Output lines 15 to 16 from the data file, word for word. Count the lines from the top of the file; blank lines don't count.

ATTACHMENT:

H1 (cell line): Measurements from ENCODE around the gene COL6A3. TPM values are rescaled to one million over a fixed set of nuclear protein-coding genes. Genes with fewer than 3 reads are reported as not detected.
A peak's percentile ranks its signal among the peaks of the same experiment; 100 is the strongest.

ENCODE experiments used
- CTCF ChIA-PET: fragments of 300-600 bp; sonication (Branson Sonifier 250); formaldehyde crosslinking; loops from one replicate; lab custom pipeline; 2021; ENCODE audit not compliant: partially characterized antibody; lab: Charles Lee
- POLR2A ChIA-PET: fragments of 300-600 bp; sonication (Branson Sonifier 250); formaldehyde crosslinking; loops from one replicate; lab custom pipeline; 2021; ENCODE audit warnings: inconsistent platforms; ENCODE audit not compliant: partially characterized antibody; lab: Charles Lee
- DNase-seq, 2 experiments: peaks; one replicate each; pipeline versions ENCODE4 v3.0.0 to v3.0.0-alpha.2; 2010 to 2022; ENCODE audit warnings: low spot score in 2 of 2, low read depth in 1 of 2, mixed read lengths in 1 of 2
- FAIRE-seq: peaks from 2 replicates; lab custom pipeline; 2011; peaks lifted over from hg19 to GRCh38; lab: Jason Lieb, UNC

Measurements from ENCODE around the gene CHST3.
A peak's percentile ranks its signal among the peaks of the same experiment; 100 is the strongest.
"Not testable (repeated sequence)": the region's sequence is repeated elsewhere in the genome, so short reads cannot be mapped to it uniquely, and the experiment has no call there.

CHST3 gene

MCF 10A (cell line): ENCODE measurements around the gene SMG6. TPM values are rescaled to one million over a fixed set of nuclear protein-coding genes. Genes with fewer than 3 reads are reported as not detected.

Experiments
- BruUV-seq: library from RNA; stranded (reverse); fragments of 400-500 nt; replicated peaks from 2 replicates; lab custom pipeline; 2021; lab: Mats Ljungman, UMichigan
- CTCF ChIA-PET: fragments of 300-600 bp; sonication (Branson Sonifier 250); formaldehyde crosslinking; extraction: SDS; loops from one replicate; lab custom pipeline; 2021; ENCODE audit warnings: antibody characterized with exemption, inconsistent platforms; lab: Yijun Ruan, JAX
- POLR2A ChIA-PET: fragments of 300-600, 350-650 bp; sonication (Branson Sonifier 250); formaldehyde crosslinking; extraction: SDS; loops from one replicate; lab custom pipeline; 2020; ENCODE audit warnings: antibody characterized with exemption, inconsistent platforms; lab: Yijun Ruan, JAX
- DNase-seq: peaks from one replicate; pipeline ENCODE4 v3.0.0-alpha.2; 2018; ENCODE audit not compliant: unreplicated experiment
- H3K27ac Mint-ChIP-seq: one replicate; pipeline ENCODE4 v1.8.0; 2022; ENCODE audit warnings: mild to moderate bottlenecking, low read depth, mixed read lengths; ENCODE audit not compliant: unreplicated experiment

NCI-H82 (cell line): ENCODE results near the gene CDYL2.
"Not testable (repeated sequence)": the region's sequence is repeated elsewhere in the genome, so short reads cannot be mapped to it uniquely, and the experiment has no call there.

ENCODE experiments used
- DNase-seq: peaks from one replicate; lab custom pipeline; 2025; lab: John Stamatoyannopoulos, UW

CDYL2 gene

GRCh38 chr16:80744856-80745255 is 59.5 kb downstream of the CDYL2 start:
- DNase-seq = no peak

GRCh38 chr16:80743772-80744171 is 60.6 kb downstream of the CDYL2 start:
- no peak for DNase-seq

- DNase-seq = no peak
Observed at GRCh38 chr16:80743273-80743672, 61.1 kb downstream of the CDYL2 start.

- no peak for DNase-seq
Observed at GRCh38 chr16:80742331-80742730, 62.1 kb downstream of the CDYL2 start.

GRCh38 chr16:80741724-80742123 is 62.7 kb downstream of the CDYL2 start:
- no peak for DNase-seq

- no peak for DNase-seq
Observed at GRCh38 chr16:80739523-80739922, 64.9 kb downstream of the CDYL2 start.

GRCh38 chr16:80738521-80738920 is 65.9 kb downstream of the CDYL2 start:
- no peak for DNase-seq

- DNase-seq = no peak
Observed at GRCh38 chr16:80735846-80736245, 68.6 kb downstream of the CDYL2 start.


- CTCF ChIA-PET: fragments of 300-600 bp; sonication (Branson Sonifier 250); formaldehyde crosslinking; extraction: SDS; loops from one replicate; lab custom pipeline; 2021; ENCODE audit warnings: antibody characterized with exemption, inconsistent platforms; lab: Yijun Ruan, JAX
- POLR2A ChIA-PET: fragments of 300-600, 350-650 bp; sonication (Branson Sonifier 250); formaldehyde crosslinking; extraction: SDS; loops from one replicate; lab custom pipeline; 2020; ENCODE audit warnings: antibody characterized with exemption, inconsistent platforms; lab: Yijun Ruan, JAX